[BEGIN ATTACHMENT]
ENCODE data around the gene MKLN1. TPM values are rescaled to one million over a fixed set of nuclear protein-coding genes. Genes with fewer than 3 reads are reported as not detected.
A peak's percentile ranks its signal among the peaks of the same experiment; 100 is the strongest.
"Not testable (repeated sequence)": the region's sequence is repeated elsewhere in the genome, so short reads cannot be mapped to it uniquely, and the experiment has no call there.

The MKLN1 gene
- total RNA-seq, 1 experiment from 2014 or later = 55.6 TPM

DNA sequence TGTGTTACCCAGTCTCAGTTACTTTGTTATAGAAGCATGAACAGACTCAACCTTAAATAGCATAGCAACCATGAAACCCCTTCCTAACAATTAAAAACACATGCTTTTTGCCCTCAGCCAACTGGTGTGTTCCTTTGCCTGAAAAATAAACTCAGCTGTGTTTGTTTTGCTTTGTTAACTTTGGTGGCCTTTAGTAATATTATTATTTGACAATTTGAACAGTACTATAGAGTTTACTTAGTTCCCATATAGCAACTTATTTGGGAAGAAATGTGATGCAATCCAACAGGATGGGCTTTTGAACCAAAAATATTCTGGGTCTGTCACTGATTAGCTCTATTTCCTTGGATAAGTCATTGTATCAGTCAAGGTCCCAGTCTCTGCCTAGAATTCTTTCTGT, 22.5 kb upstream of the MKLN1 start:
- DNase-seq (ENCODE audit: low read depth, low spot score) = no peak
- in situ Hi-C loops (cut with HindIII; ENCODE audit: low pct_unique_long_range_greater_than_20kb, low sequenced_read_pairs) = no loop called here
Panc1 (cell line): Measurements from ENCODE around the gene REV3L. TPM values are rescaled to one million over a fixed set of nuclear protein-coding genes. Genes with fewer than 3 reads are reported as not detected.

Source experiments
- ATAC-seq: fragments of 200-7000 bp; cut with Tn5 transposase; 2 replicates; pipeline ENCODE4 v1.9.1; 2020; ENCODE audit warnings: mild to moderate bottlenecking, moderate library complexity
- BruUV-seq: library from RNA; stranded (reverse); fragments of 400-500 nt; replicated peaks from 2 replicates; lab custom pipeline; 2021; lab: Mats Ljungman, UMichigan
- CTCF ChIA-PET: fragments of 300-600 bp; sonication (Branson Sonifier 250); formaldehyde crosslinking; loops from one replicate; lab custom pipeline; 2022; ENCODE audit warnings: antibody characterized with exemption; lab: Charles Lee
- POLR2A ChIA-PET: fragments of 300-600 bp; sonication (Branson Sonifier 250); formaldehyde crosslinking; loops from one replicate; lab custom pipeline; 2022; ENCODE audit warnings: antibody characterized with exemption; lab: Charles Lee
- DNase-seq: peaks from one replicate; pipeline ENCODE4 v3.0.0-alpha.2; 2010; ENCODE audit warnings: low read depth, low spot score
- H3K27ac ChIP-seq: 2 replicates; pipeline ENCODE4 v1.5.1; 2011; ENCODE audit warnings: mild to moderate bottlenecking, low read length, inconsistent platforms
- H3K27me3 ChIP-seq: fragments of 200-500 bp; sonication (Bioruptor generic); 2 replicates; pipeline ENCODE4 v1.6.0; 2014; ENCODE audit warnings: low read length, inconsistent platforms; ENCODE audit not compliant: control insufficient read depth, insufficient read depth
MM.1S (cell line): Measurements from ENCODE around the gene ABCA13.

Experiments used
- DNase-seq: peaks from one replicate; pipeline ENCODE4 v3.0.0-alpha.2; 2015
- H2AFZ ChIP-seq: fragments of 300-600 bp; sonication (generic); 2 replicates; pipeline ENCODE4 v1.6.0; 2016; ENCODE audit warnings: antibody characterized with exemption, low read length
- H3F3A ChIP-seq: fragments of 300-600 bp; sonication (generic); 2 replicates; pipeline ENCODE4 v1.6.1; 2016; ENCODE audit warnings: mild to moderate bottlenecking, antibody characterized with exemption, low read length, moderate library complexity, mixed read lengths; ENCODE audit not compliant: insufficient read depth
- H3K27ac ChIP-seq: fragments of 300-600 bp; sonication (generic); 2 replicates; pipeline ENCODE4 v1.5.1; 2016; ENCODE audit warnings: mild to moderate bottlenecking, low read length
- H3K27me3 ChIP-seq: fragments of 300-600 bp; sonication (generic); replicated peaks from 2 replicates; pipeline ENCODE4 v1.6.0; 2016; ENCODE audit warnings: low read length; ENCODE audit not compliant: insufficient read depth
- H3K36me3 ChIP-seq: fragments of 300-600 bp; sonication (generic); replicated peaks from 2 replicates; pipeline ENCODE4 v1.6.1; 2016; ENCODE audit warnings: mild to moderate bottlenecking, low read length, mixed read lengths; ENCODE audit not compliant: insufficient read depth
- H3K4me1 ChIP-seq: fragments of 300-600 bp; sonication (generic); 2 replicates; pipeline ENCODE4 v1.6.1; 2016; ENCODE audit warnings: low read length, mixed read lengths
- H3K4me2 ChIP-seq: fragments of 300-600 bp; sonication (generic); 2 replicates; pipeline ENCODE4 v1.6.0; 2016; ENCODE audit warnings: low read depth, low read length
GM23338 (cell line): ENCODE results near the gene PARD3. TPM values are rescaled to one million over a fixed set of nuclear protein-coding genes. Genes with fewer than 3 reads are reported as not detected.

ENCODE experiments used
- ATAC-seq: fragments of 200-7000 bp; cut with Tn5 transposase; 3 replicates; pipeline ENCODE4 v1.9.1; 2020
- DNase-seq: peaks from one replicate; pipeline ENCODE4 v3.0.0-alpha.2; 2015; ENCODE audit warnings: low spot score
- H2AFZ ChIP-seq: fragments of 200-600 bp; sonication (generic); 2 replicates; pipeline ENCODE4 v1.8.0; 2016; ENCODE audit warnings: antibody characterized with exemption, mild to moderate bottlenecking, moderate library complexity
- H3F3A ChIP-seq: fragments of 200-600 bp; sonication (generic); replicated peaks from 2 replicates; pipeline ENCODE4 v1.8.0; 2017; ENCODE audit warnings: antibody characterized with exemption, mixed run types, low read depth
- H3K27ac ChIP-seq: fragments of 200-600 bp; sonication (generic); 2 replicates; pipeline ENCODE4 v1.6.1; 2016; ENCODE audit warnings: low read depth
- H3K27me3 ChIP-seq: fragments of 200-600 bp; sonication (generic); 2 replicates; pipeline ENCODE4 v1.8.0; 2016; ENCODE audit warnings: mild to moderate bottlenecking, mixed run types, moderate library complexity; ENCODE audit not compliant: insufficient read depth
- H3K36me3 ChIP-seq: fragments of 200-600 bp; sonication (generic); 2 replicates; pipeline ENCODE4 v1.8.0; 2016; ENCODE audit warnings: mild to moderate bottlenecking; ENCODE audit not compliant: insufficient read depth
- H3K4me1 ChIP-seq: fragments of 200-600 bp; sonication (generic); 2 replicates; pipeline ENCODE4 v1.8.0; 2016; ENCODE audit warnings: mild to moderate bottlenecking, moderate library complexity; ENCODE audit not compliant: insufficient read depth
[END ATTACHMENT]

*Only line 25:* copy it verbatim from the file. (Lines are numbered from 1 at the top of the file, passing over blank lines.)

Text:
- H3K36me3 ChIP-seq: fragments of 300-600 bp; sonication (generic); replicated peaks from 2 replicates; pipeline ENCODE4 v1.6.1; 2016; ENCODE audit warnings: mild to moderate bottlenecking, low read length, mixed read lengths; ENCODE audit not compliant: insufficient read depth